A number of social and economic trends are changing the face of the urban landscape; one of the most prominent is the ever rising majority of the world’s population who are opting to become city dwellers.
The contemporary economy is becoming increasingly service-focused; as a result people around the world continue to migrate to cities for better job opportunities and a higher quality of life.
According to the latest GlobalData research by 2025 there will be 37 mega cities globally – four more than today.
Rural to urban migration is occurring quickly in both the developed and developing world; however the rate of urbanisation is much faster in the latter.
By 2025 Africa will have three mega cities — defined as cities with a population of 10m or more.
These cities are expected to experience an average population growth of 21 percent between 2016 and 2025. However, urbanisation creates challenges including pollution, congestion and sustainability.
Notably, cities in the developing world continually record the highest levels of pollution — but often lack the resources or ability to tackle the issue.
How can technology help?
Rising urban populations cause pollution, as well as increased dependence on urban infrastructure and the world’s limited resources.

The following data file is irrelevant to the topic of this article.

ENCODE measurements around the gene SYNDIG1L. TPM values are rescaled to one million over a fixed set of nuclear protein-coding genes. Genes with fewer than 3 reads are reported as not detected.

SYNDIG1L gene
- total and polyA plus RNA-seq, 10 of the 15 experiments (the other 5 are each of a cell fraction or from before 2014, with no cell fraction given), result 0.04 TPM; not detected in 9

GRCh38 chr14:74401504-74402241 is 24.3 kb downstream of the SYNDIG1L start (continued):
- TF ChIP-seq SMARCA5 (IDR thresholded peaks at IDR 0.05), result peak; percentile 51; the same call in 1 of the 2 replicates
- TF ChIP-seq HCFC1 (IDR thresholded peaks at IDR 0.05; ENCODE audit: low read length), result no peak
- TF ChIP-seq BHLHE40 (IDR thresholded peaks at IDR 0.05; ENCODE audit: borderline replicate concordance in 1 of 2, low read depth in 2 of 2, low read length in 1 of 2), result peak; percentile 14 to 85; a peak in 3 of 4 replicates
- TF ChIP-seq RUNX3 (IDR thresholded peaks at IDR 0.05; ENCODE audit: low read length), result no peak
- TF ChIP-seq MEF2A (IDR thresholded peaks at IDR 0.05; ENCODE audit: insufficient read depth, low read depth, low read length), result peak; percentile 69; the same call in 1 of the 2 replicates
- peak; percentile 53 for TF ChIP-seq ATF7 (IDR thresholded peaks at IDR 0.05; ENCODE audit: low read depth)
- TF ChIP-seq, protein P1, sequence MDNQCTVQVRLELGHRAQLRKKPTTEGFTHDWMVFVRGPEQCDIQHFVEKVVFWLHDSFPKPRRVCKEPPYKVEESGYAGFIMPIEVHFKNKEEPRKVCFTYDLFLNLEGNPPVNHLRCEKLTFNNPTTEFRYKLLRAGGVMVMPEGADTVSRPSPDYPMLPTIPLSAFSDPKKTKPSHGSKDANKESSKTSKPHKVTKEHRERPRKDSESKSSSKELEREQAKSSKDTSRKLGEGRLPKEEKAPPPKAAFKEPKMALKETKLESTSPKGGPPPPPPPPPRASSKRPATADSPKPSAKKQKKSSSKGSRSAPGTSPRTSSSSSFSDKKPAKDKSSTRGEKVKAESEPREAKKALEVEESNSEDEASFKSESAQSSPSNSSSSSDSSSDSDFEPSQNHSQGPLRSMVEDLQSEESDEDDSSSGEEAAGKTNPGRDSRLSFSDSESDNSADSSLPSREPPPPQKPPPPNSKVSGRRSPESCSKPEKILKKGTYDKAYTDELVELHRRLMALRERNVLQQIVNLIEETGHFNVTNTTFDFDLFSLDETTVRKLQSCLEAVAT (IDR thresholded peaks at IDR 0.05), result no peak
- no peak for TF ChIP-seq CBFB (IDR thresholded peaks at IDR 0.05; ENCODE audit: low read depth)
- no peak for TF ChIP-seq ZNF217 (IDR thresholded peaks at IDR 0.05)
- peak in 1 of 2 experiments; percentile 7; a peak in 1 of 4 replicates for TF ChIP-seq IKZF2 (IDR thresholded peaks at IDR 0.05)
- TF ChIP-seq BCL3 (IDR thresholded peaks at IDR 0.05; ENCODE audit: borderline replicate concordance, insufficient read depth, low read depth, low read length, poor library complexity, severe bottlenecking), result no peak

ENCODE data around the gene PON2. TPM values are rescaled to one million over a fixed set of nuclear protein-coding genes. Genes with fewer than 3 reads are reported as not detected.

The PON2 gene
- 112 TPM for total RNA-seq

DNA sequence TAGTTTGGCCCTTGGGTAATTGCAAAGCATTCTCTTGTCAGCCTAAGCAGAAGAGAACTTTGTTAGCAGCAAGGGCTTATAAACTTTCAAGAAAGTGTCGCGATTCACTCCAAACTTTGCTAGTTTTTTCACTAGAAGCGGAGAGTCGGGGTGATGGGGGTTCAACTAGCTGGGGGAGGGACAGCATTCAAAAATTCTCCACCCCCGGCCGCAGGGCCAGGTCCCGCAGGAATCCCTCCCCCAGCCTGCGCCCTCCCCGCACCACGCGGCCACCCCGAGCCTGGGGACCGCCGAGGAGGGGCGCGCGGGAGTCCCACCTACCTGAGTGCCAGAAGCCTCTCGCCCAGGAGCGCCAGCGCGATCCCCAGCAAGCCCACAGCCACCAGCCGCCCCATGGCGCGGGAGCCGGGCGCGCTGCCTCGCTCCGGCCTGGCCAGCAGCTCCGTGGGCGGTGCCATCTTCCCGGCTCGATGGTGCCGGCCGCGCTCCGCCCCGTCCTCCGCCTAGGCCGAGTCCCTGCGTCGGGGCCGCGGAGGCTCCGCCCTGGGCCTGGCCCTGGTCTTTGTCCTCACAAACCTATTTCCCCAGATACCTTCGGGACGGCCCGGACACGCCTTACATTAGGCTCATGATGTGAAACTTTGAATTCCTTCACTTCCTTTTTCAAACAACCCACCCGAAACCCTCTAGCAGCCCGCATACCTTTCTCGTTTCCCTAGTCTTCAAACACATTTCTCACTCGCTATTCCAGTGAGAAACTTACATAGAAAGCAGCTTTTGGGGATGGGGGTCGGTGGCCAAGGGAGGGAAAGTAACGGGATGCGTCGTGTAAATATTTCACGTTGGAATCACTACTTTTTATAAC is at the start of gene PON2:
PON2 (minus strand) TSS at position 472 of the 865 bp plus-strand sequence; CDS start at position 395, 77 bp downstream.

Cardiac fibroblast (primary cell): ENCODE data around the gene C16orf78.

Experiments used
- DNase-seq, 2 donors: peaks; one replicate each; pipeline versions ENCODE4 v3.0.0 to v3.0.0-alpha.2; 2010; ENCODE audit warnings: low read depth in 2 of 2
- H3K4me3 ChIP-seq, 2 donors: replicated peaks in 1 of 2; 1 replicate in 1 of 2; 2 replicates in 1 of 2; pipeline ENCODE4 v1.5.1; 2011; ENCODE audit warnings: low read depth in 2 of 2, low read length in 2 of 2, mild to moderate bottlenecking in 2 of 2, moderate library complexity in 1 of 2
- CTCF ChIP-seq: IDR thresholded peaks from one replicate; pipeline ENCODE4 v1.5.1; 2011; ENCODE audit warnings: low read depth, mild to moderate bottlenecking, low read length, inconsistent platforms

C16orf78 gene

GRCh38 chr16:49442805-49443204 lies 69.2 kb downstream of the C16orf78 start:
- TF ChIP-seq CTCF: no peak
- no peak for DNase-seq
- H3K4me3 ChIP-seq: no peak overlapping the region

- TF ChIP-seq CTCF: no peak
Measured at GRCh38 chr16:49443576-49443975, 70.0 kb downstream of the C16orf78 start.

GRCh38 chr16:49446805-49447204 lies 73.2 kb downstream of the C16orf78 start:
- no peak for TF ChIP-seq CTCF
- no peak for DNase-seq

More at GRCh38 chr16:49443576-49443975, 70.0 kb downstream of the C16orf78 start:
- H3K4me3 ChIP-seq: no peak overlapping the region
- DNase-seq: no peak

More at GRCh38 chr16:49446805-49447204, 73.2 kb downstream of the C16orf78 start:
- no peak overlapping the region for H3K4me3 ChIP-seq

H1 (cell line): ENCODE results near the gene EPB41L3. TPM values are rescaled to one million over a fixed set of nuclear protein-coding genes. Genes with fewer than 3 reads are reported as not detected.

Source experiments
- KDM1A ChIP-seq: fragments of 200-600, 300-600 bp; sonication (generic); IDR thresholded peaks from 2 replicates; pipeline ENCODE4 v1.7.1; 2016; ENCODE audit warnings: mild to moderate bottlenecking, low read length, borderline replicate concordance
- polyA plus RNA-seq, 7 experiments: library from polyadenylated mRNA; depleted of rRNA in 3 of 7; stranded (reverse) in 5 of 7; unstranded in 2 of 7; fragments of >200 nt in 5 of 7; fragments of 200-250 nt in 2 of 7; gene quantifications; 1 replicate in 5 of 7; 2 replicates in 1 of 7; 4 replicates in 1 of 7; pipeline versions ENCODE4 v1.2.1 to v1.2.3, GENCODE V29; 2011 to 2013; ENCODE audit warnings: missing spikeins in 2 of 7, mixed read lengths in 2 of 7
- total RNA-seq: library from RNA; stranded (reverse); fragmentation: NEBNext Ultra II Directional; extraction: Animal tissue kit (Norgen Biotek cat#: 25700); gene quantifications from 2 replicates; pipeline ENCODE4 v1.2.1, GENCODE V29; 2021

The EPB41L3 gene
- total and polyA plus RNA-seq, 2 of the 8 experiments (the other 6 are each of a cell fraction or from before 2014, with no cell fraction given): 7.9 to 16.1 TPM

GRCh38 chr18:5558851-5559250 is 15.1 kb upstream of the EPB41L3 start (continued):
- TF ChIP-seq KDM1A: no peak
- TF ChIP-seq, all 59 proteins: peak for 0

Improving the efficiency of a city’s existing infrastructure and transport networks can create more sustainable urban growth in the future.
The smart city movement and use of technological advancements such as big data will allow cities to become more efficient and produce less waste; such innovations will prove essential if sustainability is to be achieved in the face of urbanisation.
The number of green buildings in cities around the world is growing, with China and the US leading the way in number of buildings that are Leadership in Energy and Environmental Design certified — the most widely used green building rating system in the world.
Buildings consume as much as 40 percent of the world’s energy therefore their construction will be an important contributor in improving the sustainability of tomorrow’s cities; increasing their reliance on technologies such as solar energy will limit a building’s resource dependence, for example.
Commuting is a major contributor towards the level of pollution and congestion in a city.
Efforts to improve urban transport networks can aid progress towards sustainability.
In the UK for example, Transport for London (TfL) uses big data amassed from the millions of commutes made every day to improve the productivity of the whole network.
By understanding the travel characteristics of London’s commuters TfL improves efficiency and sustainability through effective decision making, including where and when to deliver trains and the right level of congestion charging.
As the urban world continues to grow, the changing face of the urban demographic will also present opportunities, gaining an understanding of these opportunities will be essential to support business growth in the future.